Measuring How the Pandemic Has Impacted Loneliness

An interview with Martina Luchetti on how COVID-19 has affected loneliness.

Posted Oct 30, 2020

Martina Luchetti, used with permission
Source: Martina Luchetti, used with permission

In the midst of the COVID-19 pandemic, social-distancing regulations have pushed individuals into isolation rather than proximate relationships. In this interview, Martina Luchetti sheds light on her research on how social support and human resilience have overcome increased loneliness despite the regulations.

Martina Luchetti, Ph.D., is an Assistant Professor at the Florida State University, College of Medicine, Department of Behavioral Sciences and Social Medicine. Her research focuses on how psychosocial factors (i.e., personality) contribute to cognitive health and aging. Her recent work has focused on the risk of cognitive impairment associated with loneliness and loneliness in the context of caregiving.

Jamie Aten: How did you first get interested in this topic?

Martina Luchetti: Since the beginning of the pandemic, social distancing and stay-at-home orders have been essential to slow the spread of the virus in the United States and worldwide. However, many leading voices, including the American Psychological Association, expressed serious concerns about the impact of such measures on feelings of social isolation and loneliness.

Even before the pandemic, loneliness was recognized as an important risk factor associated with poor health, depression, and premature mortality. With the restrictions on in-person contacts and social gatherings, it was expected that loneliness would increase, particularly among vulnerable groups, such as older adults.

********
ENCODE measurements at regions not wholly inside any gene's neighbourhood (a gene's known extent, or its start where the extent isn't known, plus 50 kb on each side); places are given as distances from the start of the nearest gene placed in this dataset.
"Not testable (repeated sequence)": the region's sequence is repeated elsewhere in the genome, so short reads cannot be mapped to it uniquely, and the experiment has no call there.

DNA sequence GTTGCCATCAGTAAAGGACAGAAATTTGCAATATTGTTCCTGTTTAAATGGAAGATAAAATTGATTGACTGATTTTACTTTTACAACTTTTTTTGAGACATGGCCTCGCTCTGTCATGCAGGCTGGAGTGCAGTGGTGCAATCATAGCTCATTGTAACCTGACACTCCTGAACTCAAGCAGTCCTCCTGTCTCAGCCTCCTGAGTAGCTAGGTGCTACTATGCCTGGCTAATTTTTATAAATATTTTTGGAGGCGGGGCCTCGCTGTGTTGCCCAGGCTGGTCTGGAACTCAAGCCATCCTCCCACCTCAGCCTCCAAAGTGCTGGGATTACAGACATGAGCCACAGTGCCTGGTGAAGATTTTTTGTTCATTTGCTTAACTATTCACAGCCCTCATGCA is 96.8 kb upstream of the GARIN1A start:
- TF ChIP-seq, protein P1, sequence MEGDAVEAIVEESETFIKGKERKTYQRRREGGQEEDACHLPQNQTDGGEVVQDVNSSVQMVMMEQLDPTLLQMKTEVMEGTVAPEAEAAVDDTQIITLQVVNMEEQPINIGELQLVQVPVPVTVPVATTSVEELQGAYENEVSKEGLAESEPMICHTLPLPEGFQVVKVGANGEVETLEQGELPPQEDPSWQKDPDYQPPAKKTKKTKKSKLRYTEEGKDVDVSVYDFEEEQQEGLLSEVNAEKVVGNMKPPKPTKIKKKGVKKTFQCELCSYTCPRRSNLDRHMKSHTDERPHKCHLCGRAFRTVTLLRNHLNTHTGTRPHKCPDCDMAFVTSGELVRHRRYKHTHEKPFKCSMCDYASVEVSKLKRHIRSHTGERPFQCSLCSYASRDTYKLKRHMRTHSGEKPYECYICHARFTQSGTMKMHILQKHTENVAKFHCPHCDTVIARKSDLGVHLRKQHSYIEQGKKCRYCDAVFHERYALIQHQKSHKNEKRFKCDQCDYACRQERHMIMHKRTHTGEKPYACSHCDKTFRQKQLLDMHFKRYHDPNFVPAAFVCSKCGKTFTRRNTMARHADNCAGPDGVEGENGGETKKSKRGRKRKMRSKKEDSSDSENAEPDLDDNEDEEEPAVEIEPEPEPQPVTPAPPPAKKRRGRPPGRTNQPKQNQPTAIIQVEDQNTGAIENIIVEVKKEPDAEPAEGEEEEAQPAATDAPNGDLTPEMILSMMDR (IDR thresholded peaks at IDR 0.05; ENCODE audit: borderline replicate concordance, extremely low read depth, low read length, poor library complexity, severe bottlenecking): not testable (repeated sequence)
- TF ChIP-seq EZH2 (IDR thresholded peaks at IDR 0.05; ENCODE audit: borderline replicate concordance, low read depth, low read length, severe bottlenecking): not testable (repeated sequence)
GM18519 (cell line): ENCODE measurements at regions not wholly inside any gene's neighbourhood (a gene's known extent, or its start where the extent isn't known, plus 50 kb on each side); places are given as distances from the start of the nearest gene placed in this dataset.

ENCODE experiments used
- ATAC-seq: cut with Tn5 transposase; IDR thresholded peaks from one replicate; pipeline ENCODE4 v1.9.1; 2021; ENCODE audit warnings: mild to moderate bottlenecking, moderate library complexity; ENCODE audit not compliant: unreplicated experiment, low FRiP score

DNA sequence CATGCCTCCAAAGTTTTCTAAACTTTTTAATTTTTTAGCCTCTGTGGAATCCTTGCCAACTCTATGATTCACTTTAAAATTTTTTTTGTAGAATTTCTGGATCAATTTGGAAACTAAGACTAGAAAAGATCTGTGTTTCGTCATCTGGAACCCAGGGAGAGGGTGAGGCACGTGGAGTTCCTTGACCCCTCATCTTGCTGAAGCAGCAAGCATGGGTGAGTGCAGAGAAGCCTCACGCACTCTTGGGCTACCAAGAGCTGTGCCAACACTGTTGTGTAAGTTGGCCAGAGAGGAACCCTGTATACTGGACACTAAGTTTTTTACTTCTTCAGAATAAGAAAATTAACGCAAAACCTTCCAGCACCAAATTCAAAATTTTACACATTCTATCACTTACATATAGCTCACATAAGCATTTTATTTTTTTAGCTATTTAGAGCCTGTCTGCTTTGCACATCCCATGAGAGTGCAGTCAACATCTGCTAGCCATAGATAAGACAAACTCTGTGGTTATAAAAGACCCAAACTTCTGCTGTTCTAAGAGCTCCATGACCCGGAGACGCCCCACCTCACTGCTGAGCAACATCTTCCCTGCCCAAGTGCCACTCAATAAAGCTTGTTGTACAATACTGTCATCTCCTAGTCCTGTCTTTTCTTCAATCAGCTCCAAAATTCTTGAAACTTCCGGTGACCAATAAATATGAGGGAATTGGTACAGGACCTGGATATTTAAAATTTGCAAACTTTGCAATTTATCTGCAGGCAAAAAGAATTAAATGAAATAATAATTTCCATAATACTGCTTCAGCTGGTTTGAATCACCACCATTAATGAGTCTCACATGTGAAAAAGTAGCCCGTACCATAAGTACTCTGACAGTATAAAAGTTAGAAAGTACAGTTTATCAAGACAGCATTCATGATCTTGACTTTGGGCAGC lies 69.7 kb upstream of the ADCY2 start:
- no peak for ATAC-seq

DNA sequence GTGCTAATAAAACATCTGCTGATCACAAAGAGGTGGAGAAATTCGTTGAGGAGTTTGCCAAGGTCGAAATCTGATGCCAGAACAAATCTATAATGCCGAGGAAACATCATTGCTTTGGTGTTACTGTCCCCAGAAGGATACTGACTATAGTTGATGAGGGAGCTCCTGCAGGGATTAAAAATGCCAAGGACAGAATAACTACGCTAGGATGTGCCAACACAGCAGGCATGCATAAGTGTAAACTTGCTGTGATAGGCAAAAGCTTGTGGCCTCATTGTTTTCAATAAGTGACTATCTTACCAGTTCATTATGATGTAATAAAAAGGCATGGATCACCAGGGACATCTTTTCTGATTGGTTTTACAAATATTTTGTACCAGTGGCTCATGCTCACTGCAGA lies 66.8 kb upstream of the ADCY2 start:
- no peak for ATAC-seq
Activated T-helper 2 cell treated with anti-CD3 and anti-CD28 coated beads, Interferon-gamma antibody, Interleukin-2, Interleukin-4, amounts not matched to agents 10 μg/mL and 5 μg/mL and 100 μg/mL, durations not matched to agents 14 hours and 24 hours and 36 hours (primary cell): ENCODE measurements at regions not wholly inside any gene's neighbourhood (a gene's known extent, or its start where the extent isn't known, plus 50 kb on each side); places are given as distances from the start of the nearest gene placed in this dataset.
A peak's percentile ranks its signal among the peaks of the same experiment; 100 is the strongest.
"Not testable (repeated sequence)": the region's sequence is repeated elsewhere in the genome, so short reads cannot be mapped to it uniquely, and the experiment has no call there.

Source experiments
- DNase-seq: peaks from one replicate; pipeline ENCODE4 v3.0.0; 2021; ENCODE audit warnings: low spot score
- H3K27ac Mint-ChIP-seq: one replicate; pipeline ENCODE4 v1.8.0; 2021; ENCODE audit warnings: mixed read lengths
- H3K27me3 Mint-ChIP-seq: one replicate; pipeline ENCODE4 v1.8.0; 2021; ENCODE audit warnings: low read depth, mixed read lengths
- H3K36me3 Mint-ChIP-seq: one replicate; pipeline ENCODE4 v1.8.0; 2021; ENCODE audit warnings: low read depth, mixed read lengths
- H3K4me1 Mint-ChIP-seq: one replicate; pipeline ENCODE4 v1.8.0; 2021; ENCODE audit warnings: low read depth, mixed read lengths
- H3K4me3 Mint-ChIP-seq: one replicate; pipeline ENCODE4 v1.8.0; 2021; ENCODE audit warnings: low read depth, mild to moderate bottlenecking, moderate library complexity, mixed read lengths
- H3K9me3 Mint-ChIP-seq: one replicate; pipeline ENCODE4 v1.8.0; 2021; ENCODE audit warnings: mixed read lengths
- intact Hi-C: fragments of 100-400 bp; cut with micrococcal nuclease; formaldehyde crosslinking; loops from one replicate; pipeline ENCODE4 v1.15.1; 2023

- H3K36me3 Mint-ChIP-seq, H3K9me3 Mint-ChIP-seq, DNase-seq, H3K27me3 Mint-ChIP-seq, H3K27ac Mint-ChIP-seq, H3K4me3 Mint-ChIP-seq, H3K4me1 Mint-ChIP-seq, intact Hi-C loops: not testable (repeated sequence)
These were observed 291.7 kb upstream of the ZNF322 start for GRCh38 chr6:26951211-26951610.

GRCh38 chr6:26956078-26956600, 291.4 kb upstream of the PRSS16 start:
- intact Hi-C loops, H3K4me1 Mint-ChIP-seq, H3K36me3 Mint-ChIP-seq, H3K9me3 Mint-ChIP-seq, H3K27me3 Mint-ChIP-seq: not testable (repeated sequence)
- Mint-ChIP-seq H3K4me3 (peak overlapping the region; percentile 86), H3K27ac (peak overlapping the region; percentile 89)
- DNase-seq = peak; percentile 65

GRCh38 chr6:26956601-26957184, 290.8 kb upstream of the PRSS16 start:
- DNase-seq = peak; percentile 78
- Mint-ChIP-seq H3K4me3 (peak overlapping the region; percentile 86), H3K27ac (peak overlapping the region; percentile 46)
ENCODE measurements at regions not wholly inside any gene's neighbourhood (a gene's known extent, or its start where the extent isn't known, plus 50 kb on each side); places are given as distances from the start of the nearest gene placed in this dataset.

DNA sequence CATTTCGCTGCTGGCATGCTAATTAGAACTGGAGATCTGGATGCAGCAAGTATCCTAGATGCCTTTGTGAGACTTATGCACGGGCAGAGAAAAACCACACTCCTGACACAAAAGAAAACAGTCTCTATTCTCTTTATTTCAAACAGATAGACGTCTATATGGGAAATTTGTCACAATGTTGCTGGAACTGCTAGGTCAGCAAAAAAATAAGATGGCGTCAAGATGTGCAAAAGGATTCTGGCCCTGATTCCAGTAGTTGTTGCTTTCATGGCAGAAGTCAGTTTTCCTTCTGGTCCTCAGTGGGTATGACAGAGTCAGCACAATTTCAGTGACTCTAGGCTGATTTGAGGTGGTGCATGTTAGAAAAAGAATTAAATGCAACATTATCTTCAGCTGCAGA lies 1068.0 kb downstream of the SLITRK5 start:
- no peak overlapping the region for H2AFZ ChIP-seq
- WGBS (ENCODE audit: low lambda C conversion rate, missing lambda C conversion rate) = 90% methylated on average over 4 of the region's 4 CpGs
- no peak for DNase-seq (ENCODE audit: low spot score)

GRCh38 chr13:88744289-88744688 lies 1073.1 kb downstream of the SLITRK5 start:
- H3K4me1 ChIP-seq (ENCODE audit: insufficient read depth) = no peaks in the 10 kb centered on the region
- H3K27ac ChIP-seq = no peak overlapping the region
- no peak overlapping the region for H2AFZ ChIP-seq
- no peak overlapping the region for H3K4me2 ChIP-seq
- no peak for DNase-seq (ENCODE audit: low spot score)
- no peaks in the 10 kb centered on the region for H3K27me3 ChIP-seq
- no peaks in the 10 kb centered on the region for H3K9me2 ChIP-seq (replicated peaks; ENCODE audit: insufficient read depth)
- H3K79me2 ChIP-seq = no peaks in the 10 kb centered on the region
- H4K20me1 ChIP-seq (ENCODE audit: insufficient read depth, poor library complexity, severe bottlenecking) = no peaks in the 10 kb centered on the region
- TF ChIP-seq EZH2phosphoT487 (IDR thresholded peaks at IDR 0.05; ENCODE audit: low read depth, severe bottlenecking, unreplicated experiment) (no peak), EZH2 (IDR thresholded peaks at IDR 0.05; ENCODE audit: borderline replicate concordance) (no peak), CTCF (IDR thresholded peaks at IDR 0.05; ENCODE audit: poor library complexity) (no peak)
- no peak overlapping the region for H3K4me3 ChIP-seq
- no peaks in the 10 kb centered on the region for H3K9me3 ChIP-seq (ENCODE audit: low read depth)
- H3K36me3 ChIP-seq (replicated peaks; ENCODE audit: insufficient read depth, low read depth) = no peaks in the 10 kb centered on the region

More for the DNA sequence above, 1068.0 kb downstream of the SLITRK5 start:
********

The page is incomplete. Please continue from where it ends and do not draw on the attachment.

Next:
In the early phase of the outbreak, our research group at the College of Medicine (Lab Directors, Dr. Sutin and Dr. Terracciano) was able to implement a large research project to monitor psychological and behavioral responses to the COVID-19 pandemic, assessing loneliness and other mental health outcomes. 

JA:  What was the focus of your study? 

ML: Our study examined how loneliness and perceived support from others changed from before to during the acute phase of the pandemic, after most States in the U.S. had implemented social distancing measures and stay-at-home orders.

Our sample consisted of an online panel of American adults (ages 18-98), from across all 50 States, the District of Columbia, and Puerto Rico. We first asked participants to complete a survey in late January and early February that was unrelated to COVID-19. At that time, the virus was not yet considered a threat to the U.S. When the closures started happening in mid-March, we were able to re-contact participants to survey them again about their loneliness, mental health, and responses to the pandemic. This second assessment was during the "15 Days to Slow the Spread" guidelines from the White House. We later re-contacted participants for a third assessment at the end of April, when most state and local governments had issued stay-at-home orders that closed schools and non-essential businesses and advised residents to stay home and limit social contact. 

We tested how loneliness and perceived support changed over these three assessments. We also examined whether loneliness increased in specific at-risk groups—specifically, in older adults (versus younger age groups), individuals with pre-existing medical conditions that increased their risk for severe illness from COVID-19, and individuals living alone.